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C File I/O

Discussion in 'C' started by dr0be, May 6, 2007.

  1. dr0be

    dr0be New Member

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    Hi everyone, Im trying to find some help with some C file i/o stuff that I cant really figure out. I'm not trying to mooch off work from people as most boards dont like, but on my other forum no one can really help me it seems.

    Anyways, if anyone wants to help I have a file called "cars.dat" and im trying to take the data from there and assign it to variables, thats my only problem, because it doesnt seem to be working. Heres the .dat code...

    PHP:
    John Jones 55 250 20
    Mary James 67 350 10
    Amy Smith 99 100 8
    Joe Johns 88 123 86
    Trudy Mains 56 1000 80
    Mary Ames 97 238 15
    And here is how I am assigning it to variables, where Im guessing where my problem is...

    Code:
    for (i=0; i<MAXNUM; i++)
    	{
    		fscanf(fp, "%s", &fName[i]);
    		fscanf(fp, "%s", &lName[i]);
    		fscanf(fp, "%d", &carNum[i]);
    		fscanf(fp, "%d", &milesDriven[i]);
    		fscanf(fp, "%d", &usedGallons[i]);
    		
    	}
    If anyone could help me out it would be greatly appreciated.
     
  2. DaWei

    DaWei New Member

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    Too little information, but I will presume that the names are arrays of C strings and the others are arrays of int. Since a C string is an array of char, then an array of C strings is a 2D array of char. Since fscanf wants a pointer to the variables, the & (address-of) is fine for the last three. For the first two, fName and lName ARE pointers, so drop the &. As I say, though, that's based on a guess.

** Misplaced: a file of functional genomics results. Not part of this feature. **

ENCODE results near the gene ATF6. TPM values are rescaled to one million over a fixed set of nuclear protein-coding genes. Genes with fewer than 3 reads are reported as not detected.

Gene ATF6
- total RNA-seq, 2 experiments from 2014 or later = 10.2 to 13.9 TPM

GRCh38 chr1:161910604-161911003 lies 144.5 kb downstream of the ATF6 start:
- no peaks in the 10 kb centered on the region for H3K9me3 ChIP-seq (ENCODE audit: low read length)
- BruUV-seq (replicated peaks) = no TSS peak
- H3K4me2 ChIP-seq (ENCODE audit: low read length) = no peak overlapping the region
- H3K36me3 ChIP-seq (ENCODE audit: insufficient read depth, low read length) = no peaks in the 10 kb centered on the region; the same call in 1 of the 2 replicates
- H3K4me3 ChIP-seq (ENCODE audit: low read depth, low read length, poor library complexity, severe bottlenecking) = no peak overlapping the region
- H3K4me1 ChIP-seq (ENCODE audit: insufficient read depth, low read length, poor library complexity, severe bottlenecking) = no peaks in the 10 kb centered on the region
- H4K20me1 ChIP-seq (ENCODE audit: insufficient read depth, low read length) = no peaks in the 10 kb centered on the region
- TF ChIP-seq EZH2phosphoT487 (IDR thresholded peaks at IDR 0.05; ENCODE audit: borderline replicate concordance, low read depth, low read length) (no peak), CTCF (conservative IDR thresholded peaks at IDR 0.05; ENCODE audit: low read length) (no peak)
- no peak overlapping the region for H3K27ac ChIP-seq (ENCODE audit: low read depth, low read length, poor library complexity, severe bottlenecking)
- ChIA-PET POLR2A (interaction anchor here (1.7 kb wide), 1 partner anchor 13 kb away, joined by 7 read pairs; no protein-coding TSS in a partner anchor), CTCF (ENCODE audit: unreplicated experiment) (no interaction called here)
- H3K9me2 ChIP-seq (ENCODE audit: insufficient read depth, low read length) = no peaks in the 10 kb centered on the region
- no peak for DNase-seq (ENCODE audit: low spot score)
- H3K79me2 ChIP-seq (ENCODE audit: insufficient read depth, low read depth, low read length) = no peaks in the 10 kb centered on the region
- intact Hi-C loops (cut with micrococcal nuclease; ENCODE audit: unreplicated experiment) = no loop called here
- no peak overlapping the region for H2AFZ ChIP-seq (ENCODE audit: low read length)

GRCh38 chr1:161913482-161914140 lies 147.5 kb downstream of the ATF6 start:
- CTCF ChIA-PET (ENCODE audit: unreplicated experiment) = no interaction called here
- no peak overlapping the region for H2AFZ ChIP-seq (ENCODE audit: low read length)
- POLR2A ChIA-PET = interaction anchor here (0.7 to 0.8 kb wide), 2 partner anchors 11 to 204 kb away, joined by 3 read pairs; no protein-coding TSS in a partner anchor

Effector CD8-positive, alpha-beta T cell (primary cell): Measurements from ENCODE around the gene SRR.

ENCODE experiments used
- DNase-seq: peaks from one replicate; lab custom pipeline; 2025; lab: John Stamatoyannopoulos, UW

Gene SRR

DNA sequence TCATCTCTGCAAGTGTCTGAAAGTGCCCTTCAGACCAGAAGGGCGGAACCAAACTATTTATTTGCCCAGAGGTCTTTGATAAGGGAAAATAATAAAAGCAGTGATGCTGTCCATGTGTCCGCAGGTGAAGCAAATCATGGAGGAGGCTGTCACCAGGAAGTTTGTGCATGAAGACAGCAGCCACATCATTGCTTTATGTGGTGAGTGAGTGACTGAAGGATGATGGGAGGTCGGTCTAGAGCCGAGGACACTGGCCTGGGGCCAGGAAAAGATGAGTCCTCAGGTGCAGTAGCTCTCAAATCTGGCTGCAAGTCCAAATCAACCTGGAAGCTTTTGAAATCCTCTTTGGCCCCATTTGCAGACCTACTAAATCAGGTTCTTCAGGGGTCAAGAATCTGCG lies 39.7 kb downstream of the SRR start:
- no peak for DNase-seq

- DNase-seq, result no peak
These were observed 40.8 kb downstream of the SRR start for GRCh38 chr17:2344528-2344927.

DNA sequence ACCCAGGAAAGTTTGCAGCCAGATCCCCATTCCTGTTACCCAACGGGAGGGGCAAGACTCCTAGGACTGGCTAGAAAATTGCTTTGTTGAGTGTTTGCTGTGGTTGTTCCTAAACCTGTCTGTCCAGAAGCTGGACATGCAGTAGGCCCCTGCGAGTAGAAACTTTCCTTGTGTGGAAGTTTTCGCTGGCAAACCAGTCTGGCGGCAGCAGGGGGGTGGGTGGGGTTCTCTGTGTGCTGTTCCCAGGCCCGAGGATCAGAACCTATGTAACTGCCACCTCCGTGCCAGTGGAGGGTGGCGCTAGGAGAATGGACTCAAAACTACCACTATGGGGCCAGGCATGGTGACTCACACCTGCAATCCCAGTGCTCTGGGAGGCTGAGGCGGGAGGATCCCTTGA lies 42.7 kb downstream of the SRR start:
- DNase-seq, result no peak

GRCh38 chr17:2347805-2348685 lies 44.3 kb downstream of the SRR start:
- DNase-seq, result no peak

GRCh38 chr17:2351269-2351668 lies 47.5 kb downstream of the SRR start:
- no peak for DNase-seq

Any time you use an input function, and particularly one that may be required to convert input to a number, check the function for success. fscanf doesn't promise to work. What if you asked it to convert zx5 to an integer? It does promise to tell you if it failed, if you but ask it. Check your documentation for how it does that. Once you break it, it stays broken until you repair it.
     
  3. aVague

    aVague New Member

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    i wonder,why there 's no additional explanations/comments like

    1)what ' s an error?
    2) is MAXNUM lenght of file? if yes, then how you count it?? probrbley , mistake is not there, where you are looking it

    try to work with "cars.txt" instead of "cars.dat" , i dont know , if fscanf works with .dat files
     
  4. DaWei

    DaWei New Member

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    fscanf works with a file pointer. It doesn't know or care what the extension was in the name used in the fopen statement. It doesn't even care if the data can be parsed according to the user's wishes. If it can, it returns the values. If it can't it fails and returns an appropriate indication.

    There is an implication that MAXNUM is the number of records (lines) to read. It could be arbitrarily determined or it could be determined by counting the number of lines in the file. Presumably (to avoid boundary overflows and crashes), it relates to the lengths of the arrays set aside for the data.

    Please do not make suggestions based on unfounded impressions you might hold, or admittedly don't know (.txt vs. .dat). That is no help to the OP and might introduce unnecessary complications.
     

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